How Much Internet Speed Do I Need?
Use our internet speed calculator to get a personalized internet speed recommendation based on how you use the internet.
How many people in your household use the internet/WiFi on a daily basis?
How many devices in your home connect to the internet, including tablets, gaming consoles, and smart devices?
How many people in your household work from home?
What video quality do you use for streaming TV and movies?
How intensely does your household participate in online gaming?
Does your household download large files from the cloud or via the internet?
Want to find an internet plan that fits your needs? Scroll below to see plans
available in your area and pick the right one for you.
What is a good internet speed?
A good download speed is at least 100Mbps, and a good upload speed is at least 10 Mbps. With 100Mbps, you can watch Netflix or YouTube, attend Zoom meetings, and play most online games on several devices at the same time.
Some people can get away with fewer Mbps, and others need more. If 100Mbps doesn’t seem like a good fit for you, use the tool above to get a personalized recommendation. Or you can calculate the internet speed you need using the steps below.
Follow these tips as you determine your ideal internet speed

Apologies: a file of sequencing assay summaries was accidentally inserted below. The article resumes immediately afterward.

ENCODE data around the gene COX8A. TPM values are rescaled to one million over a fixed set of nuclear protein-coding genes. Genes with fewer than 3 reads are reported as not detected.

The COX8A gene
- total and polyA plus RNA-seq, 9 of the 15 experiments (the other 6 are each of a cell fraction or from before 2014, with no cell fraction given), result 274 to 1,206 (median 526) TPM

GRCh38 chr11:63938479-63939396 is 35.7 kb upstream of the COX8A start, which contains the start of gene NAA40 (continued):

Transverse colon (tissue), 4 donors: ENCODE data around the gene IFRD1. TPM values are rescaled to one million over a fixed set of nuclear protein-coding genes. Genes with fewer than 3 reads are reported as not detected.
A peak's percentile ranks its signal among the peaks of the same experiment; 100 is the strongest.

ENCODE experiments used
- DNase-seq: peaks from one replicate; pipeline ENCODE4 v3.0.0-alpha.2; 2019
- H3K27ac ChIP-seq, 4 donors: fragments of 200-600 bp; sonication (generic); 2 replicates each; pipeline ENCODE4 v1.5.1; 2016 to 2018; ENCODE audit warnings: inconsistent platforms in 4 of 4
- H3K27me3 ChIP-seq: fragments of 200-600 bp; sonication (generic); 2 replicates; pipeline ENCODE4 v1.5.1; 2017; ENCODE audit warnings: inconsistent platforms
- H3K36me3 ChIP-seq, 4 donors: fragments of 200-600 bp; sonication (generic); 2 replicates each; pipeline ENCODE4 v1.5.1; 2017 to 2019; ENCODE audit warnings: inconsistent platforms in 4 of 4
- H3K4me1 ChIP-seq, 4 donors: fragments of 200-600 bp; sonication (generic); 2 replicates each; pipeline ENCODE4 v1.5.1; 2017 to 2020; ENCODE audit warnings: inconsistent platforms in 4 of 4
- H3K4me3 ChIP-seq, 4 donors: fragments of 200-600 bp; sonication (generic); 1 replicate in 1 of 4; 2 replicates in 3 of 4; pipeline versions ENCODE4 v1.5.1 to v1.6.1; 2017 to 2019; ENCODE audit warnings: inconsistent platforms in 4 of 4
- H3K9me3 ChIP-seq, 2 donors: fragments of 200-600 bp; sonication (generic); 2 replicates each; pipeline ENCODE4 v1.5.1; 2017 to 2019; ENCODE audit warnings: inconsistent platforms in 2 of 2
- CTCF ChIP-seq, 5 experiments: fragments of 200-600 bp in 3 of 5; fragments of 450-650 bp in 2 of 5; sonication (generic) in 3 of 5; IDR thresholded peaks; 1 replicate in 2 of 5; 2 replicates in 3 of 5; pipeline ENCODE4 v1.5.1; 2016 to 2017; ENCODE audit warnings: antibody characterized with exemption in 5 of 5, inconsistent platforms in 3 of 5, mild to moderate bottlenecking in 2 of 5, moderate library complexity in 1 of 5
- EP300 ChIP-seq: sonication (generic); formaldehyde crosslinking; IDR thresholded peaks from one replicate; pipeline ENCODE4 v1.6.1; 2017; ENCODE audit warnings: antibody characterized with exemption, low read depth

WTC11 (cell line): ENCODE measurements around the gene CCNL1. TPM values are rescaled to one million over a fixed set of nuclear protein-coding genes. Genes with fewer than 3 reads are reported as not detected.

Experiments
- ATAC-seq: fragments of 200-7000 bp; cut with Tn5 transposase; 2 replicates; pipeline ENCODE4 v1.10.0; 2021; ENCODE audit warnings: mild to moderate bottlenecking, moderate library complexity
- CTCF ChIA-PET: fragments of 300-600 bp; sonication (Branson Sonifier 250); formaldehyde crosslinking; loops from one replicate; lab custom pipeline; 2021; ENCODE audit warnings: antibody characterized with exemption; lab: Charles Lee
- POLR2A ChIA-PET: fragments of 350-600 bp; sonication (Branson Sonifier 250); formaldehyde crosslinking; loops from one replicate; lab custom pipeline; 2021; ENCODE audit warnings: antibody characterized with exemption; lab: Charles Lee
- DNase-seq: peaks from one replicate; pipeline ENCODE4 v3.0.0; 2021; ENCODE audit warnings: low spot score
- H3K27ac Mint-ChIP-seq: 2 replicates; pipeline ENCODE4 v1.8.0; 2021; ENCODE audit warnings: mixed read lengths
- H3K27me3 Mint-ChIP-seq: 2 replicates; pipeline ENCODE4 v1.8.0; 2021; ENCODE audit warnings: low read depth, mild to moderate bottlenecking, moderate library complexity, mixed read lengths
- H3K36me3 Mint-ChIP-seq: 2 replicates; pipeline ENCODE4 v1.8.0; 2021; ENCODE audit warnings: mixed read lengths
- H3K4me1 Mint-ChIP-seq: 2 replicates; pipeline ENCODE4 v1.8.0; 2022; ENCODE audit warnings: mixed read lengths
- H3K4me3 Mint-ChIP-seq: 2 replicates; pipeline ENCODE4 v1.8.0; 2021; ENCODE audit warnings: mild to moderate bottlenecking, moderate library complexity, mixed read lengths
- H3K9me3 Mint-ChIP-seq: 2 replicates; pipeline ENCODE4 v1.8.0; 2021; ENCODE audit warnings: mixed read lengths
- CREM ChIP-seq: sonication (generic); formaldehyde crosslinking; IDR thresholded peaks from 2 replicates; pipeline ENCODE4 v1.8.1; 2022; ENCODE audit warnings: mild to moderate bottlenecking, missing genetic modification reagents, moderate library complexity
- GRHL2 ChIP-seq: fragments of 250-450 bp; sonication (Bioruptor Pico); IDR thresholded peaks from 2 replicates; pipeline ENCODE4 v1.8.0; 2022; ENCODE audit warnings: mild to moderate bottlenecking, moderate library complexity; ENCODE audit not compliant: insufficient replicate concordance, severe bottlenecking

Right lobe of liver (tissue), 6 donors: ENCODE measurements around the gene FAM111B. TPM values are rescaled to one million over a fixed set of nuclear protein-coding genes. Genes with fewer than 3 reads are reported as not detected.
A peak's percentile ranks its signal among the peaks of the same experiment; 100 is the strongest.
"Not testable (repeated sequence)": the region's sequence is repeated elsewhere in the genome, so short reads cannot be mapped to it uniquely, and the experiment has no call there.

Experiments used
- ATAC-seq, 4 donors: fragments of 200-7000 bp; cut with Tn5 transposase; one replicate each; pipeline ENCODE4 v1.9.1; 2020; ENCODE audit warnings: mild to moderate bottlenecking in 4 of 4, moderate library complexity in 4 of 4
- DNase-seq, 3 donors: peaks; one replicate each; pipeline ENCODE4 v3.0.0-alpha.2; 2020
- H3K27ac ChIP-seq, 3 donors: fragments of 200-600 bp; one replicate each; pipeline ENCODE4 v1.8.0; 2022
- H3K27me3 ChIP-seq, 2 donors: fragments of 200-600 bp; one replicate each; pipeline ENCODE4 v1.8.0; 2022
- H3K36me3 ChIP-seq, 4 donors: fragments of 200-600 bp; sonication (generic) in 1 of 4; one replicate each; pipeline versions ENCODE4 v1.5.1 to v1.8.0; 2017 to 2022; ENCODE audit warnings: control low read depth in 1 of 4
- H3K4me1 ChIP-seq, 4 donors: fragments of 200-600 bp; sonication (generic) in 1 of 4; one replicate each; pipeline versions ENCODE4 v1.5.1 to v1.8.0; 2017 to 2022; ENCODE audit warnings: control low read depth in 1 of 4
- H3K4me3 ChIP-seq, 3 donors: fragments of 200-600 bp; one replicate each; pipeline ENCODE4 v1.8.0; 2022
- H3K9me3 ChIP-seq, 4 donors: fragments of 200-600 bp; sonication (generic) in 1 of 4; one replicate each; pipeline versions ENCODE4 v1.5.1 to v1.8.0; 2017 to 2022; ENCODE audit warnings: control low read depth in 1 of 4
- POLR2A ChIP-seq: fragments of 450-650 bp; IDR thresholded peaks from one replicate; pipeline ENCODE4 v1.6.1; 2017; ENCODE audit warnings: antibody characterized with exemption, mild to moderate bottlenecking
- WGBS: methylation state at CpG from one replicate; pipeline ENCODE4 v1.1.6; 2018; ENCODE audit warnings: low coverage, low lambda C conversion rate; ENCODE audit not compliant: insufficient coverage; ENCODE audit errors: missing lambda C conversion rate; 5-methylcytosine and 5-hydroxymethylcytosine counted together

- Take a speed test to learn what speed you have right now.
- Get at least 25Mbps download speeds if you regularly use Netflix, Zoom, and other popular apps.
- Upgrade to a faster speed if you share your Wi-Fi with lots of users, use lots of Wi-Fi devices, and/or want to avoid excessive slowdowns or buffering.
- Don’t get gigabit internet unless you really need it—you can save money and still get fast speeds with a slower plan.
- Keep your router up-to-date to ensure your hardware meets the speed capabilities of the plan you’re paying for.
- Invest in a mesh router system or simply place your router in a central area in your home to make it easier for your Wi-Fi signal to reach devices.
What you can do with different internet speeds
|Internet download speed||Works for||Ideal number of Wi-Fi users|
-Streaming music on one device
-Searching on Google
|5–40Mbps||-Streaming video on one device|
-Video conferencing with Skype or FaceTime
-Online gaming for one player
|40–100Mbps||-Streaming HD video on a few devices |
-Multiplayer online gaming
-Downloading large files
|100–500Mbps||-Streaming video in UHD on multiple screens |
-Downloading files quickly
-Gaming online for multiple players
|500–1,000+Mbps||-Doing a lot of almost anything on numerous devices simultaneously||More than 10 people|
What is a fast internet speed?
Fast internet is a connection with speeds of 100Mbps and up.